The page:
It’s quiet as I sit with my morning coffee on my back patio. The only sounds have been those of finches chirping as they flit through the tress around me. I have spent the last couple of hours alone with my thoughts and journal reflecting over this last year.
In some ways it is hard to believe it is already December. But after the turbulent rollercoaster ride of 2020, I think most of us are ready to turn the corner on a new year.
The practice of year end reflection and goal setting has been an important discipline of mine for several years now and has made a significant difference in my leadership and life.
Did your goals get thrown out the window in light of the constant change and uncertainty of this last year? Or were you able to adapt and accomplish better results than expected?
Wherever you find yourself today – stuck by the obstacles in your path, or pleased with your progress, it is time to start thinking about the new year ahead.
One of the topics I coach on frequently is the power of reflection. Reflection is important as it provides you context to better prepare for a successful future.
Let me share some reflection questions to help you get started:
1. As you think about the last year, what were your biggest accomplishments? If you set goals for yourself, review them to identify which ones you achieved, and which ones were missed.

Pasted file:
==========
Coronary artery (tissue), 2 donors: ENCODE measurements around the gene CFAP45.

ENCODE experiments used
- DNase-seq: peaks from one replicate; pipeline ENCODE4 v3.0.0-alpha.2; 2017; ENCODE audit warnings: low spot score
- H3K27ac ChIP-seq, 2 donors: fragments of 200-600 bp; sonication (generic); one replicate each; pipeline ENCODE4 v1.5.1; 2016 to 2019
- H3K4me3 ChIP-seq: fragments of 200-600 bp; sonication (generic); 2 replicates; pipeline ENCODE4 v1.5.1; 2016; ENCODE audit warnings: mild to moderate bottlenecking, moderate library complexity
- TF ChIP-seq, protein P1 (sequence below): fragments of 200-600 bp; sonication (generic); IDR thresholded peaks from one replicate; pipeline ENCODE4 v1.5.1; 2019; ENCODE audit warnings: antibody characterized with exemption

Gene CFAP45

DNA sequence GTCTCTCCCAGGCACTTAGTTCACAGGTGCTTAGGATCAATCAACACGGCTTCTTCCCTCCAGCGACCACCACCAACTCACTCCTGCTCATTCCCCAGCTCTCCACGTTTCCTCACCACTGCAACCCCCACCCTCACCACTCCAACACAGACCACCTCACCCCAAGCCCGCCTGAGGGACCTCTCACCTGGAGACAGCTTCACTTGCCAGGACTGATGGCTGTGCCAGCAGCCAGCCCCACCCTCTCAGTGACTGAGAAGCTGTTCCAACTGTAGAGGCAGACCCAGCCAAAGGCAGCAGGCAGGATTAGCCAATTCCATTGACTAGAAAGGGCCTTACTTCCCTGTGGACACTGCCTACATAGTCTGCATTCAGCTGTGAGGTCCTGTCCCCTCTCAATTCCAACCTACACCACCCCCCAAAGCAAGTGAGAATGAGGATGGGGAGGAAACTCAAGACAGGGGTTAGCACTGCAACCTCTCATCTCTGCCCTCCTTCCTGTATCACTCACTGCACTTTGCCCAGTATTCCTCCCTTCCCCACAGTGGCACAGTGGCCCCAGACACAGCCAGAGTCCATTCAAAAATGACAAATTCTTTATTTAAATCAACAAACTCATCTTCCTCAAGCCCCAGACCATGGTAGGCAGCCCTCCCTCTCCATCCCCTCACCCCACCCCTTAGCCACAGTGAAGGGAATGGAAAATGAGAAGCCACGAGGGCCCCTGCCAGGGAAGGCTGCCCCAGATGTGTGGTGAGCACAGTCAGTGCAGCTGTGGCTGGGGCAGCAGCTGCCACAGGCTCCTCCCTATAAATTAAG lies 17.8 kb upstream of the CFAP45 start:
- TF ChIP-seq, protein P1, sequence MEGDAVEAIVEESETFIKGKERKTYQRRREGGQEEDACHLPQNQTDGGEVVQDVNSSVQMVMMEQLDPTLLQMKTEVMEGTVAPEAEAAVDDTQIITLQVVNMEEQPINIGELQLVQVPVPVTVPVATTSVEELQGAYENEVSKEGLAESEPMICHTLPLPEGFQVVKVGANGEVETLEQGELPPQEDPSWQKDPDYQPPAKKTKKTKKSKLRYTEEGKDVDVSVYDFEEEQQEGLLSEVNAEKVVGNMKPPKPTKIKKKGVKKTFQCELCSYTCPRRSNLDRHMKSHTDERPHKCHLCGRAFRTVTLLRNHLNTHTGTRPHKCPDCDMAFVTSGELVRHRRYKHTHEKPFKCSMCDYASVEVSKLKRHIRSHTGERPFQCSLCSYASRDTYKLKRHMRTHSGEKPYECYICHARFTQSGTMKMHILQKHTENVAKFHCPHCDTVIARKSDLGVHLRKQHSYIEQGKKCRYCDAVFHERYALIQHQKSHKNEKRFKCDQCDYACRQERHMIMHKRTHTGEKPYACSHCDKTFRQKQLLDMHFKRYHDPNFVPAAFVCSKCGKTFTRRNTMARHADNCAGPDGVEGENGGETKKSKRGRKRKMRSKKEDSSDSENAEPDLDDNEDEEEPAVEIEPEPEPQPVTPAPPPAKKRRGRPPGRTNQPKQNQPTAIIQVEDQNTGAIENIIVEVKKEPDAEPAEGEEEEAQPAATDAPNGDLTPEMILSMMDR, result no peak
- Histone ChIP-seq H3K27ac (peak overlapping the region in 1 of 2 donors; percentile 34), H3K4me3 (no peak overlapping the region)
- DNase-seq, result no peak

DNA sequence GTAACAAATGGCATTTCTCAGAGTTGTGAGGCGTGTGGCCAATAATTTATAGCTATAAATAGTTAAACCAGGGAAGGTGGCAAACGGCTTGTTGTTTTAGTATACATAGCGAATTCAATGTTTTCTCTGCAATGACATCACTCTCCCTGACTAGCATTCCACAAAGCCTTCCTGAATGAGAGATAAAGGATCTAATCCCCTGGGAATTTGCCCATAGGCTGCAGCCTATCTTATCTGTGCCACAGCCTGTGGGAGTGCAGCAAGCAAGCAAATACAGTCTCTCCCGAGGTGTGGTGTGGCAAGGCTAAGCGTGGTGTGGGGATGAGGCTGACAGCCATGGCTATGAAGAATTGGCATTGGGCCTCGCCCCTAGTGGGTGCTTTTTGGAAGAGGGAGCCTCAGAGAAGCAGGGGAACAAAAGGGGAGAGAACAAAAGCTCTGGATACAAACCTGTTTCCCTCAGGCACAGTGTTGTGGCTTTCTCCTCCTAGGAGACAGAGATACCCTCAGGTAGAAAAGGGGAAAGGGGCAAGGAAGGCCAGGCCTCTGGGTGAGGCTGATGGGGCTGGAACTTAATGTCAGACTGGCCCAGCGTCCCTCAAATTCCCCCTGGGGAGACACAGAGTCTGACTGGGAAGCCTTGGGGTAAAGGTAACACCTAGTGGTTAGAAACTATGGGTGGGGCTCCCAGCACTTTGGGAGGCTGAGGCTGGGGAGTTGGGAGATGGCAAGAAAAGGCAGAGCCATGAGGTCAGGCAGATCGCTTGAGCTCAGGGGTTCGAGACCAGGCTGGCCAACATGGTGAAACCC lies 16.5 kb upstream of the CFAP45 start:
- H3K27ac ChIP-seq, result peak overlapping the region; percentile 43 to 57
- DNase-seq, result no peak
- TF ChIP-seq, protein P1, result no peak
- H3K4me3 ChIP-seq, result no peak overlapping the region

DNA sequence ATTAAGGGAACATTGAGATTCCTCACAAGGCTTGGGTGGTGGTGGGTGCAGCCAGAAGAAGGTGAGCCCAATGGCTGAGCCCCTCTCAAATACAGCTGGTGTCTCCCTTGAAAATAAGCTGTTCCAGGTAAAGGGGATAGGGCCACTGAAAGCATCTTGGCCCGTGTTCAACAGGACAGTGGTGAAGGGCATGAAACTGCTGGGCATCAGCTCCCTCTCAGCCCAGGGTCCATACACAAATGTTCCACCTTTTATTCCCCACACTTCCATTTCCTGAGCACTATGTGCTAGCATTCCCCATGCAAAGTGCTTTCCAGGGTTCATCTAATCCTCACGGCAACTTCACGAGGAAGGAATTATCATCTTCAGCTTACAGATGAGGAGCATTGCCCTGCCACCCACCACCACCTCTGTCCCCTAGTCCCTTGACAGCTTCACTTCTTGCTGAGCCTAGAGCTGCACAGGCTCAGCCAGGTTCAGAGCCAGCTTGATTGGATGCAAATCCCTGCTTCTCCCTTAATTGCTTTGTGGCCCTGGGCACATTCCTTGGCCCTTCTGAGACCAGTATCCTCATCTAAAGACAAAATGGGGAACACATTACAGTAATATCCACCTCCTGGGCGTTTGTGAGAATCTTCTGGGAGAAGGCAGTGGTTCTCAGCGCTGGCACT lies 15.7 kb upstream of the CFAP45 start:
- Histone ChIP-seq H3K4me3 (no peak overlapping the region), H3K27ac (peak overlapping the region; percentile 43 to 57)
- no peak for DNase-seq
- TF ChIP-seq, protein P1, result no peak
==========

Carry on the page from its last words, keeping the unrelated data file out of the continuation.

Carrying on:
2. Why were you successful? It is something to be proud of when you accomplish a goal you set for yourself, but when you understand why and how you accomplished it, it helps you to sustain better results for the future.
3. Why did you miss? Sometimes it is easier to ignore the goals you did not make; however, every miss is an opportunity to learn and grow. There may be a higher priority that took precedence, and this is a valid reason for putting a goal aside. The other reason can be circumstances that occur beyond your control.
If it does not fit under these categories, unpack the causes to why the goal was not accomplished. Here are a few likely culprits:
- The goal was not realistic
- The goal was not clearly defined
- There was not an accountability plan
If one of these three occurred, you can learn from each situation and improve your future goal setting results.
4. What was your biggest shift? A lot happened this year that was unexpected and it made it necessary to pivot either personally or professionally. You may have made changes without really thinking about it that will have significant impact. Where did you make a shift this year that has had a positive result?
5. What was the lesson? In challenging times, it is easy to miss the lessons amidst the difficulties. In facing the obstacles of my own life, I have found that they have been my greatest teachers. Observe where you have grown, and what you have learned this year. Even if it is something you learned the hard way – it can be instrumental to your future.
I encourage you to set aside time for reflection this month. This is the first step to effective goal setting for 2021. The new year is ahead, and with it a new beginning.
It’s time to get started.
“Start where you are. Use what you have. Do what you can.” – Arthur Ashe